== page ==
Whether you celebrate all the “usual” holidays or reject them all together and create your own, or something in-between chances are you will be celebrating something with someone in the next month or so. If you are lucky the celebrations will at least be vegan friendly by default. More likely, you (or you and your immediate family) will be the only vegans in attendance. Here are 5 posts from our archives that highlight how we manage during the holiday season and/or while visiting our non-vegan family.
Do your holiday plans include taking a road trip? I find I’m much more likely to eat things that I shouldn’t eat if I haven’t made a plan and I am left having to find food while I’m out and about. This is even more true when we are on a road trip. This is a time when Nana Kwaku are subject to succumb to the french fry craving. By planning ahead you can eat vegan or even raw AND have a great taste adventure.
Most of us have an Uncle Ruckus in our family or community. Someone who is generally negative, critical. This person (male or female) will talk about you and the way you eat in a negative and disrespectful way. They may make rude statements at meal times. “What?! Are you too good to eat meat now?” They may call you out and embarrass you. They may seem to feel like it’s their mission to save you by getting you to eat something animal. “Hey Ama, you better eat that chicken before you waste away!” Here is how to handle your Uncle Ruckus.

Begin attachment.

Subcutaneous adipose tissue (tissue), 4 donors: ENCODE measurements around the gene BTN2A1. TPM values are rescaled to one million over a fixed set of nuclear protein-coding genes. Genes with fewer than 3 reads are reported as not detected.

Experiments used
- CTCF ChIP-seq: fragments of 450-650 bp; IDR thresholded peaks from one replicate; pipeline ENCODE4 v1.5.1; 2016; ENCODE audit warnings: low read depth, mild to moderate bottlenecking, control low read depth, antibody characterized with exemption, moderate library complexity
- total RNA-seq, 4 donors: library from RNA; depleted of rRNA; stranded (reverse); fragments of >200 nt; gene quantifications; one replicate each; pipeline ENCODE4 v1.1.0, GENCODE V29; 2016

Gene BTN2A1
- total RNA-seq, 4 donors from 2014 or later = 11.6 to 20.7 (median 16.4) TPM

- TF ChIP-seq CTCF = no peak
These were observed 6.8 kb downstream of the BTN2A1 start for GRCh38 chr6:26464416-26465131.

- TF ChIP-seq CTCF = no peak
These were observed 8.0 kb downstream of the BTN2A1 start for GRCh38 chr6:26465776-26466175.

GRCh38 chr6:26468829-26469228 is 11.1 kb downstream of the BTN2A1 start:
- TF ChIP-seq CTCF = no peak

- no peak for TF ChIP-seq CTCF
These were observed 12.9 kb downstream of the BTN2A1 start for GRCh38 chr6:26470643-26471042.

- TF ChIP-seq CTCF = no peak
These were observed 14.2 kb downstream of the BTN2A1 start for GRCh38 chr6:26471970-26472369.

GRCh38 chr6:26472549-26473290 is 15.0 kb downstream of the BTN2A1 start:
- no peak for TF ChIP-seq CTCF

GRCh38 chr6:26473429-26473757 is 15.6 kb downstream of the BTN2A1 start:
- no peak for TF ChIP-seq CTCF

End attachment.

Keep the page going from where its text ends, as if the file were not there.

It is very common to become a “Vegangelist” when you first make the transition to a vegetarian/vegan/live food lifestyle. When you have discovered the power of a vegan or living food lifestyle and seen the changes in your life and the lives of others you want to spread the good news to all of your friends and family. Unfortunately many if not all of them will NOT be interested in hearing about your new discovery.
As hard as it is, it is important to refrain from becoming the Vegan Police or Vegan Evangelist. Otherwise you may find your friends and family begin to shun you. You may find yourself uninvited to gatherings and meals. The very people you care so much about may shut you out.
For many of us the holidays means Soul Food. What is soul food? What makes a meal soul food? Why do many of us have such a powerful connection to soul food? Does adopting a vegan lifestyle mean no more soul food? In the documentary Soul Food Junkies, award-winning documentary film maker Byron Hurt searches for answers to these questions.
If tradition, the company of friends of family, the sharing of stories and love, life milestones and holidays are an important part of our soul food tradition, what can we do to recreate that same feeling without committing Nutricide as Liala Afrika described in his book by the same name?
The winter holiday season is one of the busiest travel times and people all around are making their travel plans. When you are committed to eating healthy it is important to include what and where you will eat in your planning. This is even more important if you have recently changed you diet. It is all too easy to fall back on old patterns and revert to unhealthy choices if you aren’t prepared. These ten tips can help you find food while you travel and have the food you need while you are there.
Now lets hear from you. What tips do you have?
Be sure to share this with anyone you know who needs some help surviving in this season of family gatherings.